The schools of thought swing a few ways on this matter. Let’s start by defining what it means to be moral. There’s descriptive and normative morality. Descriptive morality is a code of conduct in a specified group or environment. A group decides what is acceptable behavior. What’s moral in the mafia is different from what’s moral in a youth minister group is different from what’s moral in the boy scouts. Descriptive ethics, a.k.a. comparative ethics, analyses the ethical codes people follow. Normative ethics deals with how people ought to behave. In normative ethics, a code of conduct is applicable to and ideal for all rational individuals. It's important to make the distinction that this applies to all “rational” people, thus excluding children, people with acute mental illnesses, retardation, etc. whose cognition & hus ability to reason is impaired or underdeveloped. Normative ethics is broken down into 3 subsets:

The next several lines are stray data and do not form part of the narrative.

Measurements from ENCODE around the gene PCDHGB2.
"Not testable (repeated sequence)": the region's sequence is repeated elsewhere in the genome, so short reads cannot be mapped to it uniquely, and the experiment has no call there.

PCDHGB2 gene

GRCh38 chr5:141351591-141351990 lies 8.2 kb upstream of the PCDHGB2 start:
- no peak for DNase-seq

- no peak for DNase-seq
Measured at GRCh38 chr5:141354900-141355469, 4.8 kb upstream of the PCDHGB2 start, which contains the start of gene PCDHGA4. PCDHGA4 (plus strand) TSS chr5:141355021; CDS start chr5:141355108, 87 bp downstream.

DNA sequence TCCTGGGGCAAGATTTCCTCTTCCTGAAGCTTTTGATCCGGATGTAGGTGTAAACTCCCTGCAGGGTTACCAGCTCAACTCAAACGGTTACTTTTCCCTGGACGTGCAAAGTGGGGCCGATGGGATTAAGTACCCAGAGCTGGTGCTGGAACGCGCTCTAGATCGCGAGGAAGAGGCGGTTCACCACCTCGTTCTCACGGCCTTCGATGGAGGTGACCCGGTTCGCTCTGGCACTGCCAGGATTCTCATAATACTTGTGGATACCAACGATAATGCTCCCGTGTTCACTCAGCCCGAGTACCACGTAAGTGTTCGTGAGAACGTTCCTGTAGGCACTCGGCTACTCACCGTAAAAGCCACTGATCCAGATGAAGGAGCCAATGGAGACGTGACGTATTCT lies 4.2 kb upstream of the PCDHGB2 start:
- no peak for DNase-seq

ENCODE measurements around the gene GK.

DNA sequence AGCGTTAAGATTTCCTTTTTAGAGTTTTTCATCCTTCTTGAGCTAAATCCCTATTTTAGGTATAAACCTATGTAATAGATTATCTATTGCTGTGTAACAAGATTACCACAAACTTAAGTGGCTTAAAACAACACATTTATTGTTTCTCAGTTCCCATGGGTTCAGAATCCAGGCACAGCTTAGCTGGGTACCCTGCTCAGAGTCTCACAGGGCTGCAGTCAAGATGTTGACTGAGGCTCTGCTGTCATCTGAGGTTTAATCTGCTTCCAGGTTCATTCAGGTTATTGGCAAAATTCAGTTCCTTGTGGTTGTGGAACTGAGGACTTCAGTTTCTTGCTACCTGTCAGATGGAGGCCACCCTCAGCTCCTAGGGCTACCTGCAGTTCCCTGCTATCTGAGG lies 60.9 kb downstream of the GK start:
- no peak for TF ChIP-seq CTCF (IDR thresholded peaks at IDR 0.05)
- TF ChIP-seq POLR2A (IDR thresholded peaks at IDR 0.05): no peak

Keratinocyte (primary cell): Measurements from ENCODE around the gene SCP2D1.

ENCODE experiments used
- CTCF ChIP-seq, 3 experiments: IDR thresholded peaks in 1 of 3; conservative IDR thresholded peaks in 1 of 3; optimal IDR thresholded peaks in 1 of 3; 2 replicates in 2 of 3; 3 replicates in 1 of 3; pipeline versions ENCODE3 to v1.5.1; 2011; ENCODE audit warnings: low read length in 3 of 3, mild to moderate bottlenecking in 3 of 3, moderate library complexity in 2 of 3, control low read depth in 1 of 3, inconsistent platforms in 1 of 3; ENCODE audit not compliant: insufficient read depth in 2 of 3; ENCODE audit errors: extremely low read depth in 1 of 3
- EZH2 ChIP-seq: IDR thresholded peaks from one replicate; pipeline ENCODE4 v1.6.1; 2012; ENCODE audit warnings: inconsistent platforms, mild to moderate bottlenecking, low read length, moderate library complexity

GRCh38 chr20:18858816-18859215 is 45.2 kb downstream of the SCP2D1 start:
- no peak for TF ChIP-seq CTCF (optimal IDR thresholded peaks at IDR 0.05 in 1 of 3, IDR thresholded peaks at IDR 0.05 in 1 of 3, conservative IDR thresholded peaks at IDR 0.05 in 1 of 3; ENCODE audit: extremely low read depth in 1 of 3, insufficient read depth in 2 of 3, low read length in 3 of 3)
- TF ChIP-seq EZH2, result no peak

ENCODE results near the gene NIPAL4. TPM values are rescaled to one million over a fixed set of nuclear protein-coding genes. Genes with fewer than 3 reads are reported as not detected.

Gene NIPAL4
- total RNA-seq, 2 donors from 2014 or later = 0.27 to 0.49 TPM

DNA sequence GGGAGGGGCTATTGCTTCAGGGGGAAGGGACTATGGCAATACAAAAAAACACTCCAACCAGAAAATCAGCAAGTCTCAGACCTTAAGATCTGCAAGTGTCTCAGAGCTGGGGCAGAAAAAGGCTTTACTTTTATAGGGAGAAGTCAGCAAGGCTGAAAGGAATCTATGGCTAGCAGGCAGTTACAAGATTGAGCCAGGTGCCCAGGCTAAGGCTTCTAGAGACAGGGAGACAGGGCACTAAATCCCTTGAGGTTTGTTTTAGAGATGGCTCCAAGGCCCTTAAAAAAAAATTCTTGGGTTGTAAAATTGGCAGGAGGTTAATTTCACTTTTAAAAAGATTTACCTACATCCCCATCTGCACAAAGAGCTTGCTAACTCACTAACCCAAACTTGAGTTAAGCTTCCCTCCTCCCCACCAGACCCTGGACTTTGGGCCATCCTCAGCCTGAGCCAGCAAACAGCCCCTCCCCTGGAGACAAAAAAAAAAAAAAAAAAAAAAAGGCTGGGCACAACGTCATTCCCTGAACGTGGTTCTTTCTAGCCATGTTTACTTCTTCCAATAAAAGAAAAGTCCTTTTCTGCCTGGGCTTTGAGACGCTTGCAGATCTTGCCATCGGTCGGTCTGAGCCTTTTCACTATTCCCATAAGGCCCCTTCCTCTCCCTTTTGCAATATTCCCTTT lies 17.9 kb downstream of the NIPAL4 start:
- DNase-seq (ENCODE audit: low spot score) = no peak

- Virtue ethics (Plato, Aristotle)- looks at individual character which is virtue (excellence of character broken down into traits) combined with practical wisdom. The act is good if it's carried out by a virtuous person & done for virtuous reasons.
- If the person rescues someone only in hopes to make profit then the person is not virtuous 1) because they lacked virtue (liberality) and the reason for saving them was not virtuous (it was miserly).
- Deontology (Kant, Locke)- belief that actions are right or wrong (according to a set of rules) regardless of their consequences.
- Kantian: inherent human dignity dictates morality. You should obey moral law out of respect for the law (and thus the inherent dignity of each person). Since the motivation for saving the person is profit not respect for moral law, it’s immoral.
- Consequentialism- the consequences of an action determines whether it's right or wrong. Includes utilitarianism (Bentham , J S Mill) egoism, welfarism, etc.
- Since the consequence of saving someone's life is that they live, the goodness of the action is not diluted by seeking a profit.